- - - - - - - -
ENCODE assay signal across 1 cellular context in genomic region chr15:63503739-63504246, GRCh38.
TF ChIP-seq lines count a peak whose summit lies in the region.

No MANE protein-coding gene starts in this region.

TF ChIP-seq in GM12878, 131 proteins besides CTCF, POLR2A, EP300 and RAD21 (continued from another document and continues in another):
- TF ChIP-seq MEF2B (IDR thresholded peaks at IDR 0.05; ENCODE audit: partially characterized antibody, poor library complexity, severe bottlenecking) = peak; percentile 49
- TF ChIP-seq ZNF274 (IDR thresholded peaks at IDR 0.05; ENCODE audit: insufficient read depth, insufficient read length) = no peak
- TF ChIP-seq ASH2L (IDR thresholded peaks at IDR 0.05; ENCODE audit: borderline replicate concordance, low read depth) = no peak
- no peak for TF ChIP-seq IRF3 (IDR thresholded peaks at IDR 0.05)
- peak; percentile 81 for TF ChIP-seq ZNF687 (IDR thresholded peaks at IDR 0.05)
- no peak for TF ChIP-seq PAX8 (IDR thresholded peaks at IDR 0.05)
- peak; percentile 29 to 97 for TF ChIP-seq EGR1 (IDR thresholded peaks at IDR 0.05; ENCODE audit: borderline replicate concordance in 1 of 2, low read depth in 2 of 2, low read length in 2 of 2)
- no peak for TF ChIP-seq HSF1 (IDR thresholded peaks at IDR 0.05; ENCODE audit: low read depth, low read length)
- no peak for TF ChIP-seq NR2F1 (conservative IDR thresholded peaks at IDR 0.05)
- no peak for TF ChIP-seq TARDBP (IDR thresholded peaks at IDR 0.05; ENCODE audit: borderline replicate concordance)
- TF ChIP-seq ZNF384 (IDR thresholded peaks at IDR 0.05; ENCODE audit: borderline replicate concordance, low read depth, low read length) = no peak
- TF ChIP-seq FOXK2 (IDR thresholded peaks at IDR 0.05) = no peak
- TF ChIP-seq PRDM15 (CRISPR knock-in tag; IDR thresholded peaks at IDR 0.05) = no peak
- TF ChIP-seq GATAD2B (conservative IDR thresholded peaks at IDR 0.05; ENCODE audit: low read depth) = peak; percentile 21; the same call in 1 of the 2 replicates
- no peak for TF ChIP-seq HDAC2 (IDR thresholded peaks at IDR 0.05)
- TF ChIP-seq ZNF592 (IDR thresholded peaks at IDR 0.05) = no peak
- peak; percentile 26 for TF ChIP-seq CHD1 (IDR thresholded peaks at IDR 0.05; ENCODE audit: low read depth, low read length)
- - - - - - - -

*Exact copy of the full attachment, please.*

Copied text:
ENCODE assay signal across 1 cellular context in genomic region chr15:63503739-63504246, GRCh38.
TF ChIP-seq lines count a peak whose summit lies in the region.

No MANE protein-coding gene starts in this region.

TF ChIP-seq in GM12878, 131 proteins besides CTCF, POLR2A, EP300 and RAD21 (continued from another document and continues in another):
- TF ChIP-seq MEF2B (IDR thresholded peaks at IDR 0.05; ENCODE audit: partially characterized antibody, poor library complexity, severe bottlenecking) = peak; percentile 49
- TF ChIP-seq ZNF274 (IDR thresholded peaks at IDR 0.05; ENCODE audit: insufficient read depth, insufficient read length) = no peak
- TF ChIP-seq ASH2L (IDR thresholded peaks at IDR 0.05; ENCODE audit: borderline replicate concordance, low read depth) = no peak
- no peak for TF ChIP-seq IRF3 (IDR thresholded peaks at IDR 0.05)
- peak; percentile 81 for TF ChIP-seq ZNF687 (IDR thresholded peaks at IDR 0.05)
- no peak for TF ChIP-seq PAX8 (IDR thresholded peaks at IDR 0.05)
- peak; percentile 29 to 97 for TF ChIP-seq EGR1 (IDR thresholded peaks at IDR 0.05; ENCODE audit: borderline replicate concordance in 1 of 2, low read depth in 2 of 2, low read length in 2 of 2)
- no peak for TF ChIP-seq HSF1 (IDR thresholded peaks at IDR 0.05; ENCODE audit: low read depth, low read length)
- no peak for TF ChIP-seq NR2F1 (conservative IDR thresholded peaks at IDR 0.05)
- no peak for TF ChIP-seq TARDBP (IDR thresholded peaks at IDR 0.05; ENCODE audit: borderline replicate concordance)
- TF ChIP-seq ZNF384 (IDR thresholded peaks at IDR 0.05; ENCODE audit: borderline replicate concordance, low read depth, low read length) = no peak
- TF ChIP-seq FOXK2 (IDR thresholded peaks at IDR 0.05) = no peak
- TF ChIP-seq PRDM15 (CRISPR knock-in tag; IDR thresholded peaks at IDR 0.05) = no peak
- TF ChIP-seq GATAD2B (conservative IDR thresholded peaks at IDR 0.05; ENCODE audit: low read depth) = peak; percentile 21; the same call in 1 of the 2 replicates
- no peak for TF ChIP-seq HDAC2 (IDR thresholded peaks at IDR 0.05)
- TF ChIP-seq ZNF592 (IDR thresholded peaks at IDR 0.05) = no peak
- peak; percentile 26 for TF ChIP-seq CHD1 (IDR thresholded peaks at IDR 0.05; ENCODE audit: low read depth, low read length)